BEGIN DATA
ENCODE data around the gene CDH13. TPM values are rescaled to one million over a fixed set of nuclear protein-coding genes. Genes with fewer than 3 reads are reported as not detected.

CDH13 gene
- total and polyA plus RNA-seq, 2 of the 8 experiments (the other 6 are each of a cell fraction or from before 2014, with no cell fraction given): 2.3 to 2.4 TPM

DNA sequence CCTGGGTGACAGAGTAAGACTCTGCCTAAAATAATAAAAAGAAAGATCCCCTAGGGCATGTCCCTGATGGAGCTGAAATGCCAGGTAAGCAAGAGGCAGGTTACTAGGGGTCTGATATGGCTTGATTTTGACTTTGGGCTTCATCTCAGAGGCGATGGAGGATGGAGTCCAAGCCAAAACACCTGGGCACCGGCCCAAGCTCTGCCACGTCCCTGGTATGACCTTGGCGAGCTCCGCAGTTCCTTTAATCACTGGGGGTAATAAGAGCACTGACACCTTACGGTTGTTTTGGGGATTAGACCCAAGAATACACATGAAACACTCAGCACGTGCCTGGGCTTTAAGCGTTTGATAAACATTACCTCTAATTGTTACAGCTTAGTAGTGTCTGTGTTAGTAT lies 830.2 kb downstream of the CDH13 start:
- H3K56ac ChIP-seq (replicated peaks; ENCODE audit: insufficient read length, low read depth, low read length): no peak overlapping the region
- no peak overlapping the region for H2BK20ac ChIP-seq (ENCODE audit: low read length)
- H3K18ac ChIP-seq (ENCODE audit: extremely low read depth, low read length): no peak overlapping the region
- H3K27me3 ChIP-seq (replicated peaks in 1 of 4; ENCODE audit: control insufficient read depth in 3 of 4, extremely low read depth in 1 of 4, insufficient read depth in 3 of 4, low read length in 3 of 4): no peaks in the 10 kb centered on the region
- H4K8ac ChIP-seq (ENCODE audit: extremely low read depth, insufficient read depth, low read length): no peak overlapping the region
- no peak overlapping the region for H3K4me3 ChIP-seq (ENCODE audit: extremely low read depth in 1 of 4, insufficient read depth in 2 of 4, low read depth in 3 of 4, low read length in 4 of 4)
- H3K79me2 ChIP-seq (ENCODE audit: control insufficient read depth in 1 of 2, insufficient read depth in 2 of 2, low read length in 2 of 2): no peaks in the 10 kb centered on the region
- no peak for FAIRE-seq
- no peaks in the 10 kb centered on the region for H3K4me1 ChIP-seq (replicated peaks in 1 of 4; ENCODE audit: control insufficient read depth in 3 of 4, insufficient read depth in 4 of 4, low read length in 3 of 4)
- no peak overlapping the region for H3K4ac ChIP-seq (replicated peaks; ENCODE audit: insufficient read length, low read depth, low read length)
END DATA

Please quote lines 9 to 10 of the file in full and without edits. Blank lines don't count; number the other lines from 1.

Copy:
- H4K8ac ChIP-seq (ENCODE audit: extremely low read depth, insufficient read depth, low read length): no peak overlapping the region
- no peak overlapping the region for H3K4me3 ChIP-seq (ENCODE audit: extremely low read depth in 1 of 4, insufficient read depth in 2 of 4, low read depth in 3 of 4, low read length in 4 of 4)